August 31, 2023
August 31, 2023
The Energy Transition Opportunity in Emerging Markets
August 31, 2023
SUSTAINABLE FINANCE SUMMIT | KEY TAKEAWAYS
The support of governments, lenders, corporations and independent developers is central to the growth of the energy transition from carbon to renewables in emerging markets (EM). At the forefront of this type of collective effort and progress is India. At Morgan Stanley’s inaugural Sustainable Finance Summit, Eric Carlson, Head of Sustainability and Portfolio Manager, Emerging Markets Equity, at Morgan Stanley Investment Management (MSIM), spoke with Kedar Upadhye, CFO of ReNew, India’s largest independent power producer in the renewable sector. The panel was moderated by Stephen Byrd, Head of Global Sustainability Research, MSIM.
Topics discussed include the economic benefits and investment opportunity set of the clean energy transition, the magnitude of India’s commitment to renewables, upcoming innovative technologies, the role of renewables in energy security and potential headwinds to the energy transition in EM. Among the key takeaways are:
In EM, Government Support is Critical to Energy Transition Success; India is a Leader in This Regard.
The Indian government’s commitment to renewables is ambitious. Current renewable capacity of India is about 180 gigawatt hours (GWH), and the government’s goal is to scale capacity to 450 to 500 GWH by 2030. Sharing the government’s vision (and a critical component to its success) are developers, the Indian state power companies, state central authorities and financing agencies, including banks. All are cognizant that this transition will bring substantial advantages in terms of not only decarbonization but also economic vitalit – the forward spend of renewables is substantially cheaper than carbon – and energy security.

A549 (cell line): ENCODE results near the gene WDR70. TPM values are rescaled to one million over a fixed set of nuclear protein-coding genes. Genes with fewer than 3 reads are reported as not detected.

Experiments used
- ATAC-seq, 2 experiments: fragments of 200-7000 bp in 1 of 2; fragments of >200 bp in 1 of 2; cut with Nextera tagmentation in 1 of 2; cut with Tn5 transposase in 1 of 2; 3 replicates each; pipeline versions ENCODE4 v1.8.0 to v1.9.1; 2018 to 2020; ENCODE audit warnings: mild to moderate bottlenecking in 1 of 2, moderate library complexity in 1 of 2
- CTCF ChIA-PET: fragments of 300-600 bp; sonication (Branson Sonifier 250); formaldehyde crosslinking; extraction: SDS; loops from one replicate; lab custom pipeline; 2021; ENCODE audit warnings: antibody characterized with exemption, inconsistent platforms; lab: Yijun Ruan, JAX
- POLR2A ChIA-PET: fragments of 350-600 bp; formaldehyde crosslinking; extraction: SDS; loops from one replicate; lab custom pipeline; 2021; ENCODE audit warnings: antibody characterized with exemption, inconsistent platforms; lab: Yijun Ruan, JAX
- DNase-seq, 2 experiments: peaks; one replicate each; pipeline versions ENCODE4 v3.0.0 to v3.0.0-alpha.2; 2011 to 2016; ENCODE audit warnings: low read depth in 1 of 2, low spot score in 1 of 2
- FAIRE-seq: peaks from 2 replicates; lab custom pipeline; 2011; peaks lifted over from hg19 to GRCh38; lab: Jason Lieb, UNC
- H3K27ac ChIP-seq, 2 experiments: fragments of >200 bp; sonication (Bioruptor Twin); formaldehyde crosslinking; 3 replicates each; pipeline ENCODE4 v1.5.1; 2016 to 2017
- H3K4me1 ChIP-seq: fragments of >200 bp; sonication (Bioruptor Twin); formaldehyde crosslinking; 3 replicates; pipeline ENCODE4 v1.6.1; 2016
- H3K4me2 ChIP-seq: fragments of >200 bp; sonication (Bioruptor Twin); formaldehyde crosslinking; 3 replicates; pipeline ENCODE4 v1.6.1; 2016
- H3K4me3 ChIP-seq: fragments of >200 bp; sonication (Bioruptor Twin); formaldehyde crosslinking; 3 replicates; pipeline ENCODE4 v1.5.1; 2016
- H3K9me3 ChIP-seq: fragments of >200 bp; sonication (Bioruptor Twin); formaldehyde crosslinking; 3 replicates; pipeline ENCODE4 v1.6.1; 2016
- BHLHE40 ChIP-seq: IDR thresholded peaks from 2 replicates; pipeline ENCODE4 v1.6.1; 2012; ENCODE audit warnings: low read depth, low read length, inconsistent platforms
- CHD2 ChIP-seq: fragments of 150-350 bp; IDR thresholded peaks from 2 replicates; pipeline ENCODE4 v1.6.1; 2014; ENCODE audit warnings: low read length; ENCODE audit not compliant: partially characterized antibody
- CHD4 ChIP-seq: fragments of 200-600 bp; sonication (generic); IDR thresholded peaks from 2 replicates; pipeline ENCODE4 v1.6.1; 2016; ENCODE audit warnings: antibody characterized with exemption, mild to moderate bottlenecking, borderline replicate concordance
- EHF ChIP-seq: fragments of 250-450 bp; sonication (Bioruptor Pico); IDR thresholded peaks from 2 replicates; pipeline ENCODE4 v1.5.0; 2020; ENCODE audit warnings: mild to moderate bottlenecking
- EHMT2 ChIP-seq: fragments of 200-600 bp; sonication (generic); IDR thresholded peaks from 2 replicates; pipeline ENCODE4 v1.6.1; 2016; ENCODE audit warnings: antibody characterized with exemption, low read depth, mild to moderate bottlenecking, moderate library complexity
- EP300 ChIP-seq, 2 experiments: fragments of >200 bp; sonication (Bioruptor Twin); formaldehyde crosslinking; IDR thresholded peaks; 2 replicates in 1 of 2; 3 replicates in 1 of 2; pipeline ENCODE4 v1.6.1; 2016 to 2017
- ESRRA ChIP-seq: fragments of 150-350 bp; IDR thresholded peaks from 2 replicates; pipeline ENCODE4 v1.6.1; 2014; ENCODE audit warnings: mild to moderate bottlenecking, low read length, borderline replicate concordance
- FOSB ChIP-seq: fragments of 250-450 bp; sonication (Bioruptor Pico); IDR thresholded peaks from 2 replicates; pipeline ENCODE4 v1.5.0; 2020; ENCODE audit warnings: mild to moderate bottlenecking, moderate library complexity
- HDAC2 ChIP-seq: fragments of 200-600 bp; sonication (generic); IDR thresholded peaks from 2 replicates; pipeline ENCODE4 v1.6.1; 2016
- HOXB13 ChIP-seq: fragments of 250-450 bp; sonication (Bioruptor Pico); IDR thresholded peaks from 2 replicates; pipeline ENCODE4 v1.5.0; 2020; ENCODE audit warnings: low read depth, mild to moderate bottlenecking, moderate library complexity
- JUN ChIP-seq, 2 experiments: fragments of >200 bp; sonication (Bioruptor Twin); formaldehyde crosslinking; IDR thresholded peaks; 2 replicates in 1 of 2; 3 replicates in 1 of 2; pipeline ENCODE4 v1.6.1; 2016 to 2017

From Expanded Supply Chains to Critical Raw Materials, the Energy Transition Investment Opportunity Set in EM is Wide Ranging.
This relates not just to the transition to cleaner energy but also to enhanced energy security. Russia’s invasion of Ukraine was a shock to the world, but it brought energy security to the forefront. While both are large global emitters, China and India are also major players in decarbonization and rapidly building renewable capacity. Other EM countries may lag in domestic renewable development but are involved in alternative supply chains for developed markets, as global trade patterns shift, with notable policy support from the U.S. and European Union. This has opened opportunities for equipment suppliers in Northeast Asia, including Taiwan as a provider of semiconductors, energy storage system (ESS), and inverters, and Korea, for EV batteries. The magnitude of raw materials needed for the energy transition and energy security is vast. A lot of these critical materials, such as copper and lithium, are concentrated and mined in EM countries like Chile, Peru and Indonesia.
Nearshoring Trends Support Domestic Production.